The impact of one night of sleep deprivation on social decision-making and the neural basis of this relationship as evidenced by electroencephalographic (EEG) indices

Cheng LI

Research output: ThesisDoctoral Theses

Abstract

Sleep loss is a prevalent phenomenon in many cities, such as Hong Kong. The effects of sleep loss on cognitive and emotional functions have been widely studied, but only a few studies have examined the impact of sleep loss on social functions. This thesis aimed to investigate the effect of one night of total sleep deprivation on social decision-making and its neural basis as evidenced by electroencephalographic (EEG) indices.
Study 1 examined the effect of one night of sleep deprivation on social decision-making using a between-subjects design. Forty-three healthy participants were randomly assigned to the sleep deprivation (SD) or sleep control (SC) group. After a week of habitual sleep at their own residences, participants in the SD group stayed awake in the laboratory for one night, while those in the SC group slept normally at home. In the morning after the sleep condition (SD/SC), all the participants underwent an 8-minute resting-state EEG recording and completed tasks related to sleepiness, vigilance and social decision-making. The following two EEG indices related to the emotional regulatory and cognitive process were calculated: frontal alpha asymmetry (the frontal alpha power difference between the right and left hemispheres) and the frontal theta/beta ratio (the power ratio of theta and beta bands over the frontal regions). The results showed marginal significance in the left-lateralized frontal alpha power following SD, suggesting a trend of poorer emotional regulation ability after sleep loss. However, there was no significant difference in the frontal theta/beta ratio between the SD and SC groups. Moreover, the effect of SD on trust was moderated by depressive symptoms. Compared to the controls, participants with a higher level of depressive symptoms showed fewer trusting behaviors after SD, while participants with a lower level of depressive symptoms showed more trusting behavior after SD. However, there was no significant difference in rational decision-making performance between the SD and SC groups.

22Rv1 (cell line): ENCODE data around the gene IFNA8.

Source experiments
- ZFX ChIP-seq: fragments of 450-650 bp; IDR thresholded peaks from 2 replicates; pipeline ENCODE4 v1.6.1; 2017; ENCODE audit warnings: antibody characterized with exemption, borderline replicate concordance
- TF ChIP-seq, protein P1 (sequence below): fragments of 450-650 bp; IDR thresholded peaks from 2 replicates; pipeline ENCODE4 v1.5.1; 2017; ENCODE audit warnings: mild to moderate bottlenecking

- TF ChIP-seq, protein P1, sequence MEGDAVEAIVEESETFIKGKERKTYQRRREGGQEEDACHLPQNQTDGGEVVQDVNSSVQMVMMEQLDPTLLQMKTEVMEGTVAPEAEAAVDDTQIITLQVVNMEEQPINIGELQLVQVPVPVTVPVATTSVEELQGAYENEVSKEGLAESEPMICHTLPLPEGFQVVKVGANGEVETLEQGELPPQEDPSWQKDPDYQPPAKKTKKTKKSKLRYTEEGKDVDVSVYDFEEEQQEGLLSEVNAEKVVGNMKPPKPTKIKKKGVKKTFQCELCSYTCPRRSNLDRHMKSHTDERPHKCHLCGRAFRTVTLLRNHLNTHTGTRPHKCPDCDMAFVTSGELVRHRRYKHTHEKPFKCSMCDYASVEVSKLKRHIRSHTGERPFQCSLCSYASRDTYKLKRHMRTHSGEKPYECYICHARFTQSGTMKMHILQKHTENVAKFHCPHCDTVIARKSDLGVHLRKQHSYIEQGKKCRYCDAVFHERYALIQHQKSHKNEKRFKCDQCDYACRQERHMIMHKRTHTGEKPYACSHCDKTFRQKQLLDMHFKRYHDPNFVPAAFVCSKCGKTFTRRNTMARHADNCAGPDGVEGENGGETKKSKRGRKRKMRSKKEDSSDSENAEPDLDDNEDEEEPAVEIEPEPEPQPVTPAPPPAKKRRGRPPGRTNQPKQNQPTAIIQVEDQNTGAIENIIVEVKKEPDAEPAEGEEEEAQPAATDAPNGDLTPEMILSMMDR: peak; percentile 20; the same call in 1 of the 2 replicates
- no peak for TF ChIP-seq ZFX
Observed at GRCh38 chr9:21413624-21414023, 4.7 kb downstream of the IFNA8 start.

Considering individual differences in vulnerability to SD, Study 2 was conducted to examine the effect of one night of SD on social decision-making using a within-subjects design. Forty-eight participants completed a counterbalanced repeated-measures study design involving a night of SD and a night of normal sleep (NS), 7 days apart in a counterbalanced order. The participants completed an 8-minute resting-state EEG recording and measures of sleepiness, vigilance and social decision-making after each
sleep condition (SD/NS). Contrary to the prediction, the trend of significant left-lateralized frontal alpha power after SD and the interaction effect between SD and depressive symptoms on trust found in Study 1 were not detected in Study 2, which showed no other significant effects, suggesting that 24 h of SD may not have robust effects on resting-state EEG indices and social decision-making.
Overall, this study provides the first evidence of the moderation effect of depressive symptoms on the relationship between SD and trust. The results show that people who have a higher level of depressive symptoms are more vulnerable to the adverse impact of SD; specifically, those who are more depressed showed less trust after a night of sleep loss. However, this moderation effect was not detected using a within-subjects study design. Moreover, the 24-h SD only had a marginally significant effect on resting-state EEG indices in Study 1 and had no significant effect on rational decision-making in both studies. In contrast to previous studies adopting longer durations of SD, our limited significant findings suggest that the social brain may be relatively resilient to the effects of one night of SD, at least in a well-controlled laboratory setting. Future studies may compare different durations of SD and the potential moderating effects of individual differences variables, such as circadian preference, neuroticism, beliefs, and values on the relationship between SD and social decision-making behaviors. All rights reserved.
Original languageEnglish
Publication statusPublished - 2020

Keywords

  • Sleep deprivation
  • Resting-state EEG
  • Social decision-making
  • Young adults
  • Theses and Dissertations
  • Thesis (Ph.D.)--The Education University of Hong Kong, 2020.

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